UNT to Sovern Run
Valley Point, West Virginia
Sovern Run Watershed
The proposed Sovern England AMD remediation project site is located along an unnamed tributary in the headwaters of the Sovern Run watershed. Sovern Run is a tributary to Big Sandy Creek which is a tributary to the Cheat River. Big Sandy Creek hosts a viable fishery and is nationally renown for river recreation. Friends of the Cheat has already installed several other passive treatment systems in the Sovern Run watershed.
The UNT to Sovern Run from un-reclaimed 9 acre abandoned mine land (WV DEP AML Problem Area #6499) that was the site of both underground and surface mining form 1957 to 1961. Acidic mine water flows from two portals and one seep contributing 142 pounds per day of acidity, 8 pounds per day of aluminum, 2 pounds per day of iron, and 2 pounds per day of manganese. Also on the site is a 1/4 acre un-vegetated refuse pile and a second, smaller, partially vegetated refuse pile. The site contains approximately 200 linear feet of highwall, averaging 15 feet.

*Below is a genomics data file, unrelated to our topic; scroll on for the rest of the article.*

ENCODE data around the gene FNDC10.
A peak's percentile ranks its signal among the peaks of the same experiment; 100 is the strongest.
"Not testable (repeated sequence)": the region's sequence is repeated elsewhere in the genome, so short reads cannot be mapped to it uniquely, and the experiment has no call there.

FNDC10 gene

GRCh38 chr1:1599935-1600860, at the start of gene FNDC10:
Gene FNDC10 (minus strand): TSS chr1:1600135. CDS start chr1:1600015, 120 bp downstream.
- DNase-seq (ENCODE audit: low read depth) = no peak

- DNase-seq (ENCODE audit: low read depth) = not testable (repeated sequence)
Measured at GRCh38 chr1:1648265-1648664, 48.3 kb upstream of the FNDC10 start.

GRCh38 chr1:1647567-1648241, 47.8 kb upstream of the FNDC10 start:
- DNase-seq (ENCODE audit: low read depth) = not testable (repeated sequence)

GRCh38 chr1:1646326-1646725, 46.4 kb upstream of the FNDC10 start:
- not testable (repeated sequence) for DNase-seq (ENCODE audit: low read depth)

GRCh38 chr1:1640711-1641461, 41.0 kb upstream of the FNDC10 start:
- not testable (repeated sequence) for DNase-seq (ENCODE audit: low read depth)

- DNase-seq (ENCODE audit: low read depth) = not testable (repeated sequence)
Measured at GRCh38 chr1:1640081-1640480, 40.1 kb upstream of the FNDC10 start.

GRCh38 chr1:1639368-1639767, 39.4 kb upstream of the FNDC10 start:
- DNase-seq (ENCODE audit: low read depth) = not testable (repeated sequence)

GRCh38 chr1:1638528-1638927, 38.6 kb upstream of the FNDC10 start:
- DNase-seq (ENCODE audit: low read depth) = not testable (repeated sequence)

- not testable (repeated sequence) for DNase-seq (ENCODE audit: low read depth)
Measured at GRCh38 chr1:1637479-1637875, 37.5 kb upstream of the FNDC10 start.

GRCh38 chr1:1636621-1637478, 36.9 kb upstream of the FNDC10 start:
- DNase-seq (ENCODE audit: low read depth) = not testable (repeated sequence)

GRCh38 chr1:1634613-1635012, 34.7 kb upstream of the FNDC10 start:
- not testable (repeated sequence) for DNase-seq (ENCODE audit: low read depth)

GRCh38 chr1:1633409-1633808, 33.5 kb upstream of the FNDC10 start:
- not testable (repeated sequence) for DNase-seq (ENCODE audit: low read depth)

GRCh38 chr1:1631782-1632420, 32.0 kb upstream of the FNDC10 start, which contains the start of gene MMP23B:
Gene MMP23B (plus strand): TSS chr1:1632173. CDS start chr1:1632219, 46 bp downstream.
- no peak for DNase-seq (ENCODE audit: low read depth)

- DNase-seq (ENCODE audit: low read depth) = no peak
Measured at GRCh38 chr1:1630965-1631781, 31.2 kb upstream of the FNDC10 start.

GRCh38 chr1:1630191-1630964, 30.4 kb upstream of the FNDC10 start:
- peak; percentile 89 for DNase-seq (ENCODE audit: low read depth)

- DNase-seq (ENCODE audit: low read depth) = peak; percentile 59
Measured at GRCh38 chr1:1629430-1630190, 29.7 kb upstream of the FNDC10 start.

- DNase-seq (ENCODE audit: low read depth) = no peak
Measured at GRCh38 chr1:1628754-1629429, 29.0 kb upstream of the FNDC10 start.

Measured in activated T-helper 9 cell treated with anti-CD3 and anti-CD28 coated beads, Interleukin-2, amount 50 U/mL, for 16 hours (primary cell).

The West Virginia Department of Environmental Protection Office of Abandoned Mine Land and Reclamation is completing land reclamation at the site during 2015 – 2016. Reclamation activities include installing wet seals at the portal locations, backfilling the highwall, and covering the refuse with 12 inches of soil. Other activities include upgrading the access road and improving ditching and channel structure on the site.
Acid Mine Drainage Treatment
In 2016 – 2017, Friends of the Cheat will complete the Sovern England project on an unnamed tributary to Sovern Run. FOC has secured funding through WV DEP Clean Water Act §319. Construction of the acid mine drainage treatment system will begin following WV DEP AMLR land reclamation.
The most recent TMDL (2011) for Sovern Run lists allowable pollutant loads of 7.89 pounds per day of aluminum and 44.49 pounds per day of iron. The AMD from this site contributes approximately 8 pounds per day of aluminum and 2 pounds per day of iron. These loads may be addressed using passive treatment technologies with a high probability of success.